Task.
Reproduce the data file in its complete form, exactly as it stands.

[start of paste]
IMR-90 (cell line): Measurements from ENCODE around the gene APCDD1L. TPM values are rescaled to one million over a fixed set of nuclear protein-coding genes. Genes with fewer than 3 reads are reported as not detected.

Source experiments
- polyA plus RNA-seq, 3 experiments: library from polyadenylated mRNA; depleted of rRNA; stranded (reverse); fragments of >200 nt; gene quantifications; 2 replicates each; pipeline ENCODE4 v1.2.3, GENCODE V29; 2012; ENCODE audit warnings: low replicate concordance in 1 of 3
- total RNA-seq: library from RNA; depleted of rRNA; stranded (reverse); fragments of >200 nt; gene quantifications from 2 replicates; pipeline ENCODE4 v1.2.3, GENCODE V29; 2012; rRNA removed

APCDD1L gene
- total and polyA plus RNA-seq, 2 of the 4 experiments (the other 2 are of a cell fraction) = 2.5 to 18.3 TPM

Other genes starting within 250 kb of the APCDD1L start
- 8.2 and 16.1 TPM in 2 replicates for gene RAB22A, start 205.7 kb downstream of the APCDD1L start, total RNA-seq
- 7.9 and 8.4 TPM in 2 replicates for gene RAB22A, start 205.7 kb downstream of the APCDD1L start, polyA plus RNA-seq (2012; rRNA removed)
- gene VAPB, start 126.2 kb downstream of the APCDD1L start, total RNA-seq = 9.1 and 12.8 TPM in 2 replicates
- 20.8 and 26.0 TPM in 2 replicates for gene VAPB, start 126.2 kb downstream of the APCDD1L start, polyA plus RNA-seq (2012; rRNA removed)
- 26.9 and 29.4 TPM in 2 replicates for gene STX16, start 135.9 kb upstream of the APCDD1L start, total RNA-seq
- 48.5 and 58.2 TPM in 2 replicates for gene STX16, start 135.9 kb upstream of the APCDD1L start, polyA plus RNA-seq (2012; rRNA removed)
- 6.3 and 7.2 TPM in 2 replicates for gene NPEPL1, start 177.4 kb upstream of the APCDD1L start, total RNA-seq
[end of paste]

IMR-90 (cell line): Measurements from ENCODE around the gene APCDD1L. TPM values are rescaled to one million over a fixed set of nuclear protein-coding genes. Genes with fewer than 3 reads are reported as not detected.

Source experiments
- polyA plus RNA-seq, 3 experiments: library from polyadenylated mRNA; depleted of rRNA; stranded (reverse); fragments of >200 nt; gene quantifications; 2 replicates each; pipeline ENCODE4 v1.2.3, GENCODE V29; 2012; ENCODE audit warnings: low replicate concordance in 1 of 3
- total RNA-seq: library from RNA; depleted of rRNA; stranded (reverse); fragments of >200 nt; gene quantifications from 2 replicates; pipeline ENCODE4 v1.2.3, GENCODE V29; 2012; rRNA removed

APCDD1L gene
- total and polyA plus RNA-seq, 2 of the 4 experiments (the other 2 are of a cell fraction) = 2.5 to 18.3 TPM

Other genes starting within 250 kb of the APCDD1L start
- 8.2 and 16.1 TPM in 2 replicates for gene RAB22A, start 205.7 kb downstream of the APCDD1L start, total RNA-seq
- 7.9 and 8.4 TPM in 2 replicates for gene RAB22A, start 205.7 kb downstream of the APCDD1L start, polyA plus RNA-seq (2012; rRNA removed)
- gene VAPB, start 126.2 kb downstream of the APCDD1L start, total RNA-seq = 9.1 and 12.8 TPM in 2 replicates
- 20.8 and 26.0 TPM in 2 replicates for gene VAPB, start 126.2 kb downstream of the APCDD1L start, polyA plus RNA-seq (2012; rRNA removed)
- 26.9 and 29.4 TPM in 2 replicates for gene STX16, start 135.9 kb upstream of the APCDD1L start, total RNA-seq
- 48.5 and 58.2 TPM in 2 replicates for gene STX16, start 135.9 kb upstream of the APCDD1L start, polyA plus RNA-seq (2012; rRNA removed)
- 6.3 and 7.2 TPM in 2 replicates for gene NPEPL1, start 177.4 kb upstream of the APCDD1L start, total RNA-seq